$P \stackrel{?}{=} NP$ remains an open question; however, it’s reasonable to assume that $P \neq NP$ for all practical intents and purposes. This means that there is a class of problems for which efficient algorithms do not exist. This work serves as little more than a highlevel introduction. It barely scratches the surface of computational complexity theory. Readers are strongly encouraged to commit considerable time to further research. The book Computers and Intractability is a great place to start. At a bare minimum, software professionals must be able to identify $NP$hard problems.

https://www.claymath.org/millenniumproblems/pvsnpproblem ↩

Donald Knuth made a jest at the end of an ACM SIGACT article:
One final criticism (which applies to all the terms suggested) was stated nicely by Vaughan Pratt: “If the Martians know that P = NP for Turing Machines and they kidnap me, I would lose face calling these problems ‘formidable’!” Yes; if P = NP, there’s no need for any term at all. But I’m willing to risk such an embarrassment, and in fact I’m willing to give a prize of one live turkey to the first person who proves that P = NP

A few particularly observant viewers noticed a postit note labeled $P=NP$ in the Done column of a kanban board. Although, to be particularly pedantic, the characters imply they solved the discreet logarithm problem (DLOG), which is not $NP$complete. Therefore, it does not necessarily imply that $P=NP$. ↩

As with most scientific discoveries, the origins are a bit ambiguous. Steven Cook is typically credited with the formulation of $P \stackrel{?}{=} NP$. However, Kurt Gödel and Leonid Levin also deserve a modicum of recognition.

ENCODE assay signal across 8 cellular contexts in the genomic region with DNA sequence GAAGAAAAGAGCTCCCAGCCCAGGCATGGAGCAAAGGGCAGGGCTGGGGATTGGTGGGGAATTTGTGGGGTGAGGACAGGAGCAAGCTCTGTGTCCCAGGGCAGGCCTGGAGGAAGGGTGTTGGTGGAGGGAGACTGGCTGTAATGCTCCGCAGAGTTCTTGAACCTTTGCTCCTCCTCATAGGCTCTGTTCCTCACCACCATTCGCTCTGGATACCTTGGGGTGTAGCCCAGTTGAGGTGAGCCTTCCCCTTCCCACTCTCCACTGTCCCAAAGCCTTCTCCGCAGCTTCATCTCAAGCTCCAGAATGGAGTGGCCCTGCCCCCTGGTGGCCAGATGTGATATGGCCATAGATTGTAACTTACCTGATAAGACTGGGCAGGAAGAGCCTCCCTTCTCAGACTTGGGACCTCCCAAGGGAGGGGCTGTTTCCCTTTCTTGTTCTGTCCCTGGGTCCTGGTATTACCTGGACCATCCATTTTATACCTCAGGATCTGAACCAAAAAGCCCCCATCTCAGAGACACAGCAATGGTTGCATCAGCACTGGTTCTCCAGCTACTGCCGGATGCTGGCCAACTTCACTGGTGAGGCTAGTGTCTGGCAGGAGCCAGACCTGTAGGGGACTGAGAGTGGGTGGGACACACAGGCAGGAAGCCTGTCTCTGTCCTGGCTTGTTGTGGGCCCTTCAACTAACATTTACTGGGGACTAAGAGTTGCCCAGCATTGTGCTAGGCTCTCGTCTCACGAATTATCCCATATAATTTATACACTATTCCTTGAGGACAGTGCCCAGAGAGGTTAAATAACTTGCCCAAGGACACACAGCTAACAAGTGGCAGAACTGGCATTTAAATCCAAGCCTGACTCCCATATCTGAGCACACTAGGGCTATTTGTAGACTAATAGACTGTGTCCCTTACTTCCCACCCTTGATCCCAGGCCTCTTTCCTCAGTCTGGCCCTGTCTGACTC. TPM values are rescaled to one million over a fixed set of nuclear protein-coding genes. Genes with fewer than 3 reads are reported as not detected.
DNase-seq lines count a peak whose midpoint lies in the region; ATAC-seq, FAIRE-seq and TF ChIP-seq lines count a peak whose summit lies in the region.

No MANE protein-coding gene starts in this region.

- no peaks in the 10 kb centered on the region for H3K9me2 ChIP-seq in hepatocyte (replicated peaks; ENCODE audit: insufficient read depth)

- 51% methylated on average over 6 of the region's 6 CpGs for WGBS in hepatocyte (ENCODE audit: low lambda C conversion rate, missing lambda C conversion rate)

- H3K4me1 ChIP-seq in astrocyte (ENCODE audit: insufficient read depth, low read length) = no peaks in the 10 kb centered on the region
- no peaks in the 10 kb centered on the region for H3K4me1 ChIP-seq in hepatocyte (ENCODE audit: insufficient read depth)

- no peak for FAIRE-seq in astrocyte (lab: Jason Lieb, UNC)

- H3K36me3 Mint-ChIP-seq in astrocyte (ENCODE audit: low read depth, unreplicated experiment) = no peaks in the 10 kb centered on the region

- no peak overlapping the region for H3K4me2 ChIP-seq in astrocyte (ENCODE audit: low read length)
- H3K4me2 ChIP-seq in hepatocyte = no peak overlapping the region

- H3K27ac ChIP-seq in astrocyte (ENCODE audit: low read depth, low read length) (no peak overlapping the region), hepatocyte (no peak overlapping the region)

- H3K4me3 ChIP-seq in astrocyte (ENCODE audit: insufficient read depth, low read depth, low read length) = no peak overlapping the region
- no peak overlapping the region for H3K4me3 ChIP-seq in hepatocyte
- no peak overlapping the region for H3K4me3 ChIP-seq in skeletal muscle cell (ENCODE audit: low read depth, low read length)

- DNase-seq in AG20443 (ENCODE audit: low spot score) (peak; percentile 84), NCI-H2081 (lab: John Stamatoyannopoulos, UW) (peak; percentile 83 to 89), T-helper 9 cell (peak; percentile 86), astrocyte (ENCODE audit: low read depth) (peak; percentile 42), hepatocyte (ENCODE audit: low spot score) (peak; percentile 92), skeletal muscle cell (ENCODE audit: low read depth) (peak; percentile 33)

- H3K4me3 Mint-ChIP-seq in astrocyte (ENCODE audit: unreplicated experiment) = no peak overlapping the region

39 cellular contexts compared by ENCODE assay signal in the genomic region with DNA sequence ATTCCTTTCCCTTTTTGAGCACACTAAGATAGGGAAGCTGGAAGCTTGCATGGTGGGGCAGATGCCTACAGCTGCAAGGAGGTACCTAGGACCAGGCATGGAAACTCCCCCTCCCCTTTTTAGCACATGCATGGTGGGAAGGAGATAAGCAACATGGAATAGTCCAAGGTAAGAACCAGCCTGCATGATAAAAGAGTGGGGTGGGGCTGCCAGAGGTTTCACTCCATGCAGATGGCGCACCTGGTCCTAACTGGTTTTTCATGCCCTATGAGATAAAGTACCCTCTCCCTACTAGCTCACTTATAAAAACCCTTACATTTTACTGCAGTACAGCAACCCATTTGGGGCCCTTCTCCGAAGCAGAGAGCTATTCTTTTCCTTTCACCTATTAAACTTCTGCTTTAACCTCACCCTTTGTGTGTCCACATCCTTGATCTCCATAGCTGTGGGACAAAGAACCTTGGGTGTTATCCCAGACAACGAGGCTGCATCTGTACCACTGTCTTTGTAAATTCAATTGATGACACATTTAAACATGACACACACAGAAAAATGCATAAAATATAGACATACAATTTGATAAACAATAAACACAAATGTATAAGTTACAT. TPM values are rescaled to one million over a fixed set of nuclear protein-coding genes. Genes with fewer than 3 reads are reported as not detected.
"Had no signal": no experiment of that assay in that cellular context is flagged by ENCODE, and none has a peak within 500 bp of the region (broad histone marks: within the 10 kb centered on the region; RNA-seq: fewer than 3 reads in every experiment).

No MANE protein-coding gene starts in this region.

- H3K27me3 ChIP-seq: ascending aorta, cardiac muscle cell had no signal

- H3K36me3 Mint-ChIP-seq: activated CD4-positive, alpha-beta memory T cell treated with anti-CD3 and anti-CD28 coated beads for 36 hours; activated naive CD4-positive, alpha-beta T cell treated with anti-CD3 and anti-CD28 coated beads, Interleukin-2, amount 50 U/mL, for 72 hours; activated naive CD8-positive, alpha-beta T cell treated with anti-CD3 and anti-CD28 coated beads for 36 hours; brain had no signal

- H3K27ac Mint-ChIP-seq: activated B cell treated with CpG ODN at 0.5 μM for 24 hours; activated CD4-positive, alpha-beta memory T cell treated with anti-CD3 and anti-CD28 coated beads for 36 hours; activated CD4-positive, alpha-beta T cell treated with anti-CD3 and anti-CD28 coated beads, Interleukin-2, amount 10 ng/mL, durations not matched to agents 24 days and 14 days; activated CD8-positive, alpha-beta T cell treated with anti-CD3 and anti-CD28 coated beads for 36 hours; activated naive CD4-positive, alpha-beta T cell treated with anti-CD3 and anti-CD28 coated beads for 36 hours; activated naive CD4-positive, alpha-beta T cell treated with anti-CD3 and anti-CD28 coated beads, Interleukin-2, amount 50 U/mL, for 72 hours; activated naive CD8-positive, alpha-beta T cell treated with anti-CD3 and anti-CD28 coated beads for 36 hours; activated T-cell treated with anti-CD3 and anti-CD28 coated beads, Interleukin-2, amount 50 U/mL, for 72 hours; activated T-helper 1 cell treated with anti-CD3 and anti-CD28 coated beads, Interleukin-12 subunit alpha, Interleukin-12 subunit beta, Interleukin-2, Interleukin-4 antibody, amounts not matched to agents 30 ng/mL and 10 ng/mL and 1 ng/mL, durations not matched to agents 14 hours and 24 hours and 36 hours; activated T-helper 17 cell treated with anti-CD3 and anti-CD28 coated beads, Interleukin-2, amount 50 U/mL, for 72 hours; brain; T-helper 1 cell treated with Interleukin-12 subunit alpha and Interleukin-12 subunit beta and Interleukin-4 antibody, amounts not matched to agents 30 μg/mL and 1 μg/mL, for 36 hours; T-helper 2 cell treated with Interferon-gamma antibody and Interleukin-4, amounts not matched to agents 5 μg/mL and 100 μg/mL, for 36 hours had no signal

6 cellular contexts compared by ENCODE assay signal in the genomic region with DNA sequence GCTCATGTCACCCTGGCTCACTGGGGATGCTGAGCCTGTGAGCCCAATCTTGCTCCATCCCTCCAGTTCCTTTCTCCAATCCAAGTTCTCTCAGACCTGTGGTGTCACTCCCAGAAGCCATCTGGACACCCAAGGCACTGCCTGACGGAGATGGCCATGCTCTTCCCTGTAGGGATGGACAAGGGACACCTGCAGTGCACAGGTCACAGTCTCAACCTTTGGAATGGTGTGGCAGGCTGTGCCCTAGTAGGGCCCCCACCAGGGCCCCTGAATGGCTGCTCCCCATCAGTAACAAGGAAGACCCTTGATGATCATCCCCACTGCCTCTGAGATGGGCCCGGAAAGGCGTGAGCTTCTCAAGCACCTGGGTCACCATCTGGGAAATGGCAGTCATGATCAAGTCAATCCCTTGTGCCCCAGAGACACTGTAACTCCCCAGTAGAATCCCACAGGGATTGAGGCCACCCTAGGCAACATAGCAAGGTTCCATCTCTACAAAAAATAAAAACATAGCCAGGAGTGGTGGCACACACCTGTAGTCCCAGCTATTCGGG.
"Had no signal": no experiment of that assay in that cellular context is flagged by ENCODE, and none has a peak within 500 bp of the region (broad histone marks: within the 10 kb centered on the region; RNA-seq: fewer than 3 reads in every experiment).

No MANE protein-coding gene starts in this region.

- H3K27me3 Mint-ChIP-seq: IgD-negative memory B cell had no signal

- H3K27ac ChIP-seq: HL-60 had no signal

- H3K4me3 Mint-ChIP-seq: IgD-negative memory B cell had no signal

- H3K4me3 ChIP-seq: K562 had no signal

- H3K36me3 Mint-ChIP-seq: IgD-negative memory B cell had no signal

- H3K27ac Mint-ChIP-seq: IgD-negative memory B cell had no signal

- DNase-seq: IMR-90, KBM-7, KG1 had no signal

The worldrenowned mathematician Kurt Gödel wrote a personal letter to John von Neumann in 1956 formulating $P \stackrel{?}{=} NP$. His work was never published and was essentially lost until the 1980s. Therefore he is not credited with the discovery.
Leonid Levin, from the former Soviet Union, independently formulated the question around the same time. However, Levin’s contributions weren’t widely publicized in the United States until much later for political reasons. The proff that the Boolean satisfiablity problem is $NP$complete is often called the CookLevin theorom. ↩

BigO notation wasn’t commonly used for algorithmic analysis until the 1970s when it was popularized by Donald Knuth. However, the term “algebraic” in this context has essentially the same meaning. ↩

Here is a Hideous Humpback Freak blog post providing a bit more insight into Turing machines: https://hideoushumpbackfreak.com/2015/12/21/TuringMachineSimulation.html ↩

A nondeterministic Turing machine has the completely unrealistic ability to guess the correct answer given polynomially many options in constant ($O(1)$) time. ↩

Pedantic assertions concerning decision problems are not uncommon. While it’s technically correct to say that the optimization version of the traveling salesman problem is not $NP$complete, it’s a meaningless distinction in practice because the two are computationally equivalent. Most respected computer scientist are comfortable relegating such details to the realm of formal proofs and ignoring the technical discrepancy in common language. ↩

A proper subset is a subset that is not equal to the parent set. For instance, if $X$ is a proper subset set of $Y$ then all elements in $X$ are included in $Y$ and $Y$ has at least one element that isn’t included in $X$. ↩

Although it’s a bit beyond the scope of this work, this definition isn’t strictly correct. $NP$ is a class of problems where $yes$ answers can be verified efficiently by a deterministic Turing machines. The class co$NP$ contains problems where $no$ answers can be verified efficiently by a deterministic Turing machine. ↩

The complexity class $NPI$ ($NP$intermediate) contains problems that are somewhere between $P$ and $NPC$. Search for literature on Ladner’s theorem to learn more. ↩

In the unlikely event that $P = NP$, the complexity classes noted in this section would all just be $P$. ↩

Recall that every problem in $NP$ is a decision problem. The $NP$hard complexity class does not have this requirement. Additionally, there are many $NP$hard problems that cannot be efficiently verified. ↩